Revisiting Dred Scott vs. Sandford

Was the SCOTUS’s most infamous ruling really off the mark?

Andrew Katz
4 min readFeb 16, 2022


Dred Scott/Wikimedia Commons

…They had no rights the white man was bound to respect…

II see this quote a lot, especially in the writing of anti-racists. But far-right, “race realists” cite it, too. It’s from paragraph 36 of Chief Justice Roger B. Taney’s infamous 1858 rejection of Dred Scott’s bid for freedom.

That clause is cited to demonstrate that black people in the time of Scott v. Sandford, whether born free or having obtained their freedom by other means, had no enforceable rights.

That is not what it means at all.

Wikimedia Commons

Taney wrote it as background, describing the circumstances under which slavery originated in North America. The complete sentence reads: They had for more than a century before been regarded as beings of an inferior order, and altogether unfit to associate with the white race, either in social or political relations; and so far inferior, that they had no rights which the white man was bound to respect; and that the negro might justly and lawfully be reduced to slavery for his benefit.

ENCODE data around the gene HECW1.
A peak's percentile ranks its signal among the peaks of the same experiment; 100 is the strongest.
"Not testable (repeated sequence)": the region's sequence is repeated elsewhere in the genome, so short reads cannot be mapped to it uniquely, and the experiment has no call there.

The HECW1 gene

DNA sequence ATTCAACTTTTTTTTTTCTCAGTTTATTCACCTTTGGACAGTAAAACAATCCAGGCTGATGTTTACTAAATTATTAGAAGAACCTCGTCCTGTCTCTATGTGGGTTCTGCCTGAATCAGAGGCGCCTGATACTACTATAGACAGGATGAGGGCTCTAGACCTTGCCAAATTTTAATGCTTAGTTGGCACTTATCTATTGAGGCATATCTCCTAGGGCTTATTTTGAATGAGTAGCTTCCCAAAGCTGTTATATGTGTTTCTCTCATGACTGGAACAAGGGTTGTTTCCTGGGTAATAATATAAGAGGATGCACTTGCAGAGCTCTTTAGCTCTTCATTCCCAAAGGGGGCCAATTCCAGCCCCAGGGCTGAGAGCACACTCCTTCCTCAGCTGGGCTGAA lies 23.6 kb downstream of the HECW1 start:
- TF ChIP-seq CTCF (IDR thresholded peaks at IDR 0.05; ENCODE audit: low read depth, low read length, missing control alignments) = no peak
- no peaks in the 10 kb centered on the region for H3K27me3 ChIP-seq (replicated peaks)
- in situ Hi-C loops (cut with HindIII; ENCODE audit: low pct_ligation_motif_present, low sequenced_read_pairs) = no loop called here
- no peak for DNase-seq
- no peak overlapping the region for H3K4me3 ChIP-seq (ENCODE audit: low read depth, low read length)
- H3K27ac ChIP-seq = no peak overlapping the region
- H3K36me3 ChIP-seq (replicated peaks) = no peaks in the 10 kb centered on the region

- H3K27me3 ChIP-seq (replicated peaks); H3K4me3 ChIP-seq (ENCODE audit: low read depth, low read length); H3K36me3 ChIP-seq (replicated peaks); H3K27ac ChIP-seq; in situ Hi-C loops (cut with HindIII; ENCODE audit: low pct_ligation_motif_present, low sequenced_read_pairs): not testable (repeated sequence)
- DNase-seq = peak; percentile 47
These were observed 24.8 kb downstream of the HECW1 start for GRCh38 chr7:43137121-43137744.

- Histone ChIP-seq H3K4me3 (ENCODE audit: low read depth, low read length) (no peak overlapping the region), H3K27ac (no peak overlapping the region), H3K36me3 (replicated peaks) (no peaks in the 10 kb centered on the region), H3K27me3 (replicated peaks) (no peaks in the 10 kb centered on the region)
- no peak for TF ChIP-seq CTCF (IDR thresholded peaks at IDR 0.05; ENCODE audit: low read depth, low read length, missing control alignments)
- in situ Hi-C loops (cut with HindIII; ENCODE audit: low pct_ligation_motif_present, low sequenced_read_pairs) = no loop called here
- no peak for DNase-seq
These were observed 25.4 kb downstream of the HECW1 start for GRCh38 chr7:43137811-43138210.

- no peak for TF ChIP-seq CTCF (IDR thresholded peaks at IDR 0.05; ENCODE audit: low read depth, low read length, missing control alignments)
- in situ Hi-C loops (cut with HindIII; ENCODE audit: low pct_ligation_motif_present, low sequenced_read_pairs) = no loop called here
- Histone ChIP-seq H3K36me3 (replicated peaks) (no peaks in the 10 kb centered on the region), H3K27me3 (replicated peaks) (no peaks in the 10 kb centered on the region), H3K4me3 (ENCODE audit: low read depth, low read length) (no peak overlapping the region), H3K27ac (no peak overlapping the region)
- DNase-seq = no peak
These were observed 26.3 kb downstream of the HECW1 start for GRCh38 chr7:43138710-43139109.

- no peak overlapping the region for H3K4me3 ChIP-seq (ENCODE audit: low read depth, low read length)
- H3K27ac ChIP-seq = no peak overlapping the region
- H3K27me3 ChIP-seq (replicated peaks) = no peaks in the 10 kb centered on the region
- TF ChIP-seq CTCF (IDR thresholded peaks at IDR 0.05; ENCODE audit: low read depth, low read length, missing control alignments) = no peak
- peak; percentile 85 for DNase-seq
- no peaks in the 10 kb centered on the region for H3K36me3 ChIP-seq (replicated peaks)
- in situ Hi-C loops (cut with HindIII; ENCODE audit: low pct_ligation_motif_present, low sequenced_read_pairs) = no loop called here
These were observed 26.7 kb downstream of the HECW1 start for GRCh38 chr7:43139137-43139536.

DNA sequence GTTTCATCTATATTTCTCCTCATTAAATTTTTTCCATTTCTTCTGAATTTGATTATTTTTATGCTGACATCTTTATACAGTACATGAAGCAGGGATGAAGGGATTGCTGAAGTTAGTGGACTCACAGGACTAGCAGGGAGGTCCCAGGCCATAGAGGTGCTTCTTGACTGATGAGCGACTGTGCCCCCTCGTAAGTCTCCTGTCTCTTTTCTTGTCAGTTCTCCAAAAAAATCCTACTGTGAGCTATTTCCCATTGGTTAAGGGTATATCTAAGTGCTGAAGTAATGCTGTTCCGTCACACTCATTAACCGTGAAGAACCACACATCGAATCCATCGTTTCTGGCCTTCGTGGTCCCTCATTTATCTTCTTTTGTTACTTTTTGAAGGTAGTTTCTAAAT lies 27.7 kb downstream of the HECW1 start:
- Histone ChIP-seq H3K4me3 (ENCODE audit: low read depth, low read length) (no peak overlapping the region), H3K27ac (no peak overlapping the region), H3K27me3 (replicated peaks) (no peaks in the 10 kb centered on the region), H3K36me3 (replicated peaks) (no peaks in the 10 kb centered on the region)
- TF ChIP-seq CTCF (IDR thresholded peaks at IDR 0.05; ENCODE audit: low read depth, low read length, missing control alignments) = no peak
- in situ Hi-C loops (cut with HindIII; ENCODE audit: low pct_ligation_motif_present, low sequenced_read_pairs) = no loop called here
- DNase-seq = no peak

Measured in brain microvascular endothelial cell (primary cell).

It was, he contended, at that point—contemporaneous with adoption of the US Constitution and before—the negro had no rights vis a viz whites.

While Scott v. Sandford bafflingly declares that the US Constitution did not intend black people of any status to be citizens of the United States (while allowing they might be citizens of their individual states), it does not attempt to strip them of all enforceable rights. Doing so would be wildly at variance with Taney’s concurrence in the United States vs. the Amistad, which held that black African captives aboard the slave ship Amistad had the right to rise up, seize the ship, kill the white crew members and return to their homes in Africa. Although the Africans were properly residents of Sierra Leone, as far as the federal government was concerned their status was no different from that of any other free black person on US soil.

If they had enforceable rights, so did the rest.



Andrew Katz

LA born & raised, now I live upstate. I hate snow. I write on healthcare, politics & history. Hobbies are woodworking & singing Xmas carols with nonsense lyrics